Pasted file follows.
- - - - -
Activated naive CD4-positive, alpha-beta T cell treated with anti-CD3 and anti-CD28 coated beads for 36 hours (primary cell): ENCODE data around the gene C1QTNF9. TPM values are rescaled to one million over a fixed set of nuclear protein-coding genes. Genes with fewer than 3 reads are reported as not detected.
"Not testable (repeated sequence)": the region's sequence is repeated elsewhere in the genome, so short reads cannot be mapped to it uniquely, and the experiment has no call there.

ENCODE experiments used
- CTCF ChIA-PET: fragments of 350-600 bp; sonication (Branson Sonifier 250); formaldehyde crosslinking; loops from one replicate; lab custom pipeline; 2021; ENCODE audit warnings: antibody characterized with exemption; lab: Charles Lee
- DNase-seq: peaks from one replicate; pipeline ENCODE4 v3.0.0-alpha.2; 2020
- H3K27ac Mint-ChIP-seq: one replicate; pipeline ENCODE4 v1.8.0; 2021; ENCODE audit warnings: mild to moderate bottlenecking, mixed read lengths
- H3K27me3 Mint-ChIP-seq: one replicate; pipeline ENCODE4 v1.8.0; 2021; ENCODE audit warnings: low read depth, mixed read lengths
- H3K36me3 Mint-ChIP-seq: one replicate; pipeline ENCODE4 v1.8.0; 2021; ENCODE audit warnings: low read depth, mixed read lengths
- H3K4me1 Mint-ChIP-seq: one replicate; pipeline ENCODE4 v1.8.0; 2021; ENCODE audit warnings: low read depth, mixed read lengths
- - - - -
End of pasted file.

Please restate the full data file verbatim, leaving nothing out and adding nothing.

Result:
Activated naive CD4-positive, alpha-beta T cell treated with anti-CD3 and anti-CD28 coated beads for 36 hours (primary cell): ENCODE data around the gene C1QTNF9. TPM values are rescaled to one million over a fixed set of nuclear protein-coding genes. Genes with fewer than 3 reads are reported as not detected.
"Not testable (repeated sequence)": the region's sequence is repeated elsewhere in the genome, so short reads cannot be mapped to it uniquely, and the experiment has no call there.

ENCODE experiments used
- CTCF ChIA-PET: fragments of 350-600 bp; sonication (Branson Sonifier 250); formaldehyde crosslinking; loops from one replicate; lab custom pipeline; 2021; ENCODE audit warnings: antibody characterized with exemption; lab: Charles Lee
- DNase-seq: peaks from one replicate; pipeline ENCODE4 v3.0.0-alpha.2; 2020
- H3K27ac Mint-ChIP-seq: one replicate; pipeline ENCODE4 v1.8.0; 2021; ENCODE audit warnings: mild to moderate bottlenecking, mixed read lengths
- H3K27me3 Mint-ChIP-seq: one replicate; pipeline ENCODE4 v1.8.0; 2021; ENCODE audit warnings: low read depth, mixed read lengths
- H3K36me3 Mint-ChIP-seq: one replicate; pipeline ENCODE4 v1.8.0; 2021; ENCODE audit warnings: low read depth, mixed read lengths
- H3K4me1 Mint-ChIP-seq: one replicate; pipeline ENCODE4 v1.8.0; 2021; ENCODE audit warnings: low read depth, mixed read lengths